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After spending way too much time playing a pre-beta build of Total War: Shogun 2, it seems that Creative Assembly’s latest entry in the Total War series is shaping up to be the best one yet. Part real-time, part turn-based, Shogun 2 continues to carry the torch of the series’ hybrid gameplay, walking the line between both genres with gorgeous visuals and epic battles.
Set during the Sengoku (or Warring States) period in Japan, Shogun 2’s singleplayer campaign will put you in the role of a clan leader. It’ll be up to you to use a combination of brute force, political maneuvering, and devious stratagems to expand your area of control, uniting the fractured country.
As an RTS, Shogun 2’s battles feel much more methodical and realistic than your average RTS in terms of pacing. Although you can adjust the game’s speed to your liking, it’s less about actions-per-minute and build orders – and more about the positioning your troops properly, using the terrain to your advantage, flanking, and making good use of each unit’s special abilities.
Above: Drink in the details. Surveying the battlefield while hundred of units lay siege to a castle is quite a sight to see
When attempting to siege an enemy castle, for example, charging head first towards the castle gate with all your forces is sure to result in a loss. Rows of archers can easily burn down your army from behind the castle walls while your forces bottleneck at the gate. And troops are expensive to train!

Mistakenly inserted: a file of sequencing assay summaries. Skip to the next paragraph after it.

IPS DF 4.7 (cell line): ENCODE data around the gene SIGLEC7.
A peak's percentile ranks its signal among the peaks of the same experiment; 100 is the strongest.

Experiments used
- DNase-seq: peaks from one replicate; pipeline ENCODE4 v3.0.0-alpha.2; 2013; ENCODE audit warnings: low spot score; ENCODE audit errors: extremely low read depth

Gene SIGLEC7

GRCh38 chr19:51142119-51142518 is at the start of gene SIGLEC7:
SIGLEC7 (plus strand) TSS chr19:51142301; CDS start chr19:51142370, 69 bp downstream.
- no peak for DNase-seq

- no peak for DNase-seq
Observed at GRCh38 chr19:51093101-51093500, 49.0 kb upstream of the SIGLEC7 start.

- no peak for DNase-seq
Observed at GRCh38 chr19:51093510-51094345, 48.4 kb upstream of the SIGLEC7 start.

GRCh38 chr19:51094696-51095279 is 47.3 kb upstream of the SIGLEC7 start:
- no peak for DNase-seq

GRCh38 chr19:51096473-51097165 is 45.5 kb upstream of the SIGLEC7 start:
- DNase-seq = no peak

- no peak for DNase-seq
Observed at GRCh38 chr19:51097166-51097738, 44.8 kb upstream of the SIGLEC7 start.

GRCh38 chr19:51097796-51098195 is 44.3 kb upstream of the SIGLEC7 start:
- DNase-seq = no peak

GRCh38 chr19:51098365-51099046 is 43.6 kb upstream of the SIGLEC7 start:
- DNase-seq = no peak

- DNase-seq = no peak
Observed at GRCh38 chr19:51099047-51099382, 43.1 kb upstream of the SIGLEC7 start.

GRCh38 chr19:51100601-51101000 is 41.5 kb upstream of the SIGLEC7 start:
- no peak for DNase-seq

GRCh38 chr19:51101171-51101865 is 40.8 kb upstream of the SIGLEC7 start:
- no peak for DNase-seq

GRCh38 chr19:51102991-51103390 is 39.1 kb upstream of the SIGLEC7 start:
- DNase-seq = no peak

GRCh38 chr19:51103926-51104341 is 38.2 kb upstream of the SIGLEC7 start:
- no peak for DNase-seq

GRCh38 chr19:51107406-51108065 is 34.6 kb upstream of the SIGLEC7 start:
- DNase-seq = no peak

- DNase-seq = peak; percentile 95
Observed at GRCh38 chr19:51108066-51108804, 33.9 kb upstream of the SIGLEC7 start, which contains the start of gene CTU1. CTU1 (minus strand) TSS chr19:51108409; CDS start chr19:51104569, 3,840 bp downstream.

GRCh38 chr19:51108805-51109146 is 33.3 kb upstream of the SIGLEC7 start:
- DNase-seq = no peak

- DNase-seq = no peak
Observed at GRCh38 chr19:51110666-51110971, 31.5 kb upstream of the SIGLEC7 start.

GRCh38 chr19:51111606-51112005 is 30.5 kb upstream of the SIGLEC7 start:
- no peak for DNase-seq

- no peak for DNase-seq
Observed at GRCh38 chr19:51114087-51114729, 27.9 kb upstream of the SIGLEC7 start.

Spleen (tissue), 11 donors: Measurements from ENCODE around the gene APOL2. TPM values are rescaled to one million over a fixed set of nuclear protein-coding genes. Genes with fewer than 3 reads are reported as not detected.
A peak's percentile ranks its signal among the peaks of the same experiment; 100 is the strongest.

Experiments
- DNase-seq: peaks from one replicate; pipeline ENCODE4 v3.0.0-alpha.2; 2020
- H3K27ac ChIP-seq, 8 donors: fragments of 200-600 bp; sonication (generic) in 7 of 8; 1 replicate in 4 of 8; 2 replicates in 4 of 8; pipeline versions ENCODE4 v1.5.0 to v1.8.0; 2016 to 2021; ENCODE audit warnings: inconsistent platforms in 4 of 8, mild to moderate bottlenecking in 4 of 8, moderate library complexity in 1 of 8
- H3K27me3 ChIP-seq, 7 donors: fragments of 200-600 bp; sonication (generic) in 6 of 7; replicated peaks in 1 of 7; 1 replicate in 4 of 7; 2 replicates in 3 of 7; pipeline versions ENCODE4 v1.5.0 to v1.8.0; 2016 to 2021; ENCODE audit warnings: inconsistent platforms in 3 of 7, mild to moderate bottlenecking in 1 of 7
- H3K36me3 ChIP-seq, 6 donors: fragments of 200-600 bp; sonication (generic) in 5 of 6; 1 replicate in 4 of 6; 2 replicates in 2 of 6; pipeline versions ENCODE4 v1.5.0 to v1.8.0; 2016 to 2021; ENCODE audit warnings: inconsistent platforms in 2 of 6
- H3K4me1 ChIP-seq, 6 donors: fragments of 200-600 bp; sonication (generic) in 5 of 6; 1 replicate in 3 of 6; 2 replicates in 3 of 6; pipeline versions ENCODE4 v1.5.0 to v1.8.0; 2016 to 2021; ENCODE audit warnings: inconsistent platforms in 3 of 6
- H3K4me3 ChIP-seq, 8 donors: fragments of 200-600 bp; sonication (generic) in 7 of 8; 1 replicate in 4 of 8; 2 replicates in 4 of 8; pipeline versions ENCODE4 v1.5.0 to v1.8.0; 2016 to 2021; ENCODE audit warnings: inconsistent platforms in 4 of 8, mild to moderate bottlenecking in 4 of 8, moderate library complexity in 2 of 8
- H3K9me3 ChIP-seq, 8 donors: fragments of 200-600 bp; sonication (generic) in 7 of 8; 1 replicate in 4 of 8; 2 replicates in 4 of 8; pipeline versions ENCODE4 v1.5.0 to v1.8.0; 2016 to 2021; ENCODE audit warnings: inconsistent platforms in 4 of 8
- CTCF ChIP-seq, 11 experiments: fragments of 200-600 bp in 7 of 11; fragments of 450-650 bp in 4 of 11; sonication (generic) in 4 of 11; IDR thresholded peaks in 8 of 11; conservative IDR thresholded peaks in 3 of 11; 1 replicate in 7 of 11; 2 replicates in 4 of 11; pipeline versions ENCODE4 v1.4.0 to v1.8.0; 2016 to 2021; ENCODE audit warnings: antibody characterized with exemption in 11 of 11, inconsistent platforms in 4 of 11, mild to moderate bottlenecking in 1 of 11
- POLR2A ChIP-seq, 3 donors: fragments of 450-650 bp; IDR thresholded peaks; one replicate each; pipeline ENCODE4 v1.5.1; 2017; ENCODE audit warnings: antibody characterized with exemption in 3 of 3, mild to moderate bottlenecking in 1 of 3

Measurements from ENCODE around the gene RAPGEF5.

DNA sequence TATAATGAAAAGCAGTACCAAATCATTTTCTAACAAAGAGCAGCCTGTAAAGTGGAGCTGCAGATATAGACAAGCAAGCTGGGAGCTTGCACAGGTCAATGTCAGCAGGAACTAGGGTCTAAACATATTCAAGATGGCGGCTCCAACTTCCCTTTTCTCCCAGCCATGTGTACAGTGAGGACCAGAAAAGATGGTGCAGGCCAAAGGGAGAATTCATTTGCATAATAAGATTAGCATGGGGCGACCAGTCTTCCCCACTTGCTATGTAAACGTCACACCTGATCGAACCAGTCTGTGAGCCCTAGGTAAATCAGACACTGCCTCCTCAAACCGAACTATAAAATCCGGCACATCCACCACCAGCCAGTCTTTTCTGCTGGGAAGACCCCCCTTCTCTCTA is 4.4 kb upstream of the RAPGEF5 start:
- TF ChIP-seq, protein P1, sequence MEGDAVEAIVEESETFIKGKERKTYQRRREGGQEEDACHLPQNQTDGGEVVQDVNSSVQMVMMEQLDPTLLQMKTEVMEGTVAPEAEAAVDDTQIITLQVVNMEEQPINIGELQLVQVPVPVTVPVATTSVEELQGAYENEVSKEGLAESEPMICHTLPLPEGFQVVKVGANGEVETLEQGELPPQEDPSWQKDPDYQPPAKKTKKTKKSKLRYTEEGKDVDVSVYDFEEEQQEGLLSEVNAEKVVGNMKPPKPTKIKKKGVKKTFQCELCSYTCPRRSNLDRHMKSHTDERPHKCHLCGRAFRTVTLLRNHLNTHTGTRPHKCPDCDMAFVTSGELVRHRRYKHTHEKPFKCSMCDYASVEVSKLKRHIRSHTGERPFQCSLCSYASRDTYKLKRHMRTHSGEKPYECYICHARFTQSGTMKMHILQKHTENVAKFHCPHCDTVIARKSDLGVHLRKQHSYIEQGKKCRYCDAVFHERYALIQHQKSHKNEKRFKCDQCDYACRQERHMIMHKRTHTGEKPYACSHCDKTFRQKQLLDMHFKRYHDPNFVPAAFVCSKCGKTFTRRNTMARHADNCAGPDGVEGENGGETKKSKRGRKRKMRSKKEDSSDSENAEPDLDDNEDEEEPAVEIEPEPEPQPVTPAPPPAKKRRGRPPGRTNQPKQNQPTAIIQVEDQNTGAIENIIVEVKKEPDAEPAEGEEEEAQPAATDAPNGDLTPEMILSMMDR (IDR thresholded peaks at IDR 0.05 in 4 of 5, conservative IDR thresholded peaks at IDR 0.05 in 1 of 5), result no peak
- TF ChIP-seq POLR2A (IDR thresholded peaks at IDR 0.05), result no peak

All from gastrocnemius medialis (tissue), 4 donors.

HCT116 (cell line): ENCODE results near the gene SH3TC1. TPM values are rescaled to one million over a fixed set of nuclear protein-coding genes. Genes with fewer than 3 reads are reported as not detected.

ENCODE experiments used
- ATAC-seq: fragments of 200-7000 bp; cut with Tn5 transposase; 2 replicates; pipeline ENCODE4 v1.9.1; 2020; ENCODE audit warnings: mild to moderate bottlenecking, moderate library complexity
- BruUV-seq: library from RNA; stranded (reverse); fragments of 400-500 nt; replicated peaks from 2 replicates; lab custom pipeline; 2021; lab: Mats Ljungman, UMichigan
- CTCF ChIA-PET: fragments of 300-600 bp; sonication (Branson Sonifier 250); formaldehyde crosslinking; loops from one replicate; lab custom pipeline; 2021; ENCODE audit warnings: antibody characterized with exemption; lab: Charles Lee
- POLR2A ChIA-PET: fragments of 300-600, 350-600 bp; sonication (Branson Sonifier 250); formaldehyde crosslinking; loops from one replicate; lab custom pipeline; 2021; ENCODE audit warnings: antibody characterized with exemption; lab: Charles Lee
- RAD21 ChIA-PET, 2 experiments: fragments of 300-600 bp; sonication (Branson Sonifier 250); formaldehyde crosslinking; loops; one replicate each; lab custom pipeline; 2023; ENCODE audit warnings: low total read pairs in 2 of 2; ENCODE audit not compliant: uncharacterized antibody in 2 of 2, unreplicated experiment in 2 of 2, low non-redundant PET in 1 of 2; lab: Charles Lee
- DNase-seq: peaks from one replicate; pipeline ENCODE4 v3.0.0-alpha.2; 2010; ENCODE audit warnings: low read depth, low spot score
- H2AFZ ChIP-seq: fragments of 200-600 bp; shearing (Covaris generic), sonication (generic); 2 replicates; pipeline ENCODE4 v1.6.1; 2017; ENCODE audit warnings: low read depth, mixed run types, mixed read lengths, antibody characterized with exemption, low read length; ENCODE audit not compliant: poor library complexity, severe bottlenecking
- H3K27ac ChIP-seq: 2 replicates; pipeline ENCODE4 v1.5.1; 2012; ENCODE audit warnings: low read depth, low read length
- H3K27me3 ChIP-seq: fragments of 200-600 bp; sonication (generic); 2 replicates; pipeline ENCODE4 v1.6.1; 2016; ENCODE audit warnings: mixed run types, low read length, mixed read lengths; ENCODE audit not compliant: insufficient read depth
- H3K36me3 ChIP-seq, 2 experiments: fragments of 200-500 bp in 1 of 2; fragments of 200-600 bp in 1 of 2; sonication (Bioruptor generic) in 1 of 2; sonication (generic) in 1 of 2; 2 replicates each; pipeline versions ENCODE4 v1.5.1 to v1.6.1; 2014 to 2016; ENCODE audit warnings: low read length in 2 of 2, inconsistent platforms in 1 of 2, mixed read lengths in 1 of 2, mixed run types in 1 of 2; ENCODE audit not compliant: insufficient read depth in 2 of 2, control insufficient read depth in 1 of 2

Better to spread your forces out when positioning them before the battle begins. That way, you can lure enemy squads to the castle’s main gate while clearing the walls at the opposite end of the fortress. With your troops inside the walls of the castle, the defender’s forces will be forced to spread out even further, allowing to tip the scales of war in your favor. It’s the kind of tactic that Shogun 2’s AI would use on you, which speaks to the level of complexity behind every click.
We never tried to break the AI during our time with the early build. But from what we’ve seen, Shogun 2’s computer controlled armies won’t be easily fooled by cheap tricks. It consistently made for challenging battles that never felt impossibly difficult or unfair.
Above: For fans of the series, Shogun 2’s multi-tiered castles mark a significant improvement over the flat and boxy fortresses featured in previous ones, like Rome: Total War
Although Shogun 2’s battles can be brutally difficult at times, the game is liberal when it comes to saving your progress. So sometimes just mindlessly sending all your units charging towards the enemy is worthwhile just for the spectacle of seeing hundreds of individually animated troops crash against each other. After all, you can always call a mulligan and load up an old save for an earnest attempt at winning.
But even though Shogun 2’s battles are about as epic as can be, it’s just a small part of what the title is bringing to the table. Much of the game will be spent making choices from the game’s war map. This is where Shogun 2’s Civilization-style turn-based strategy comes into play.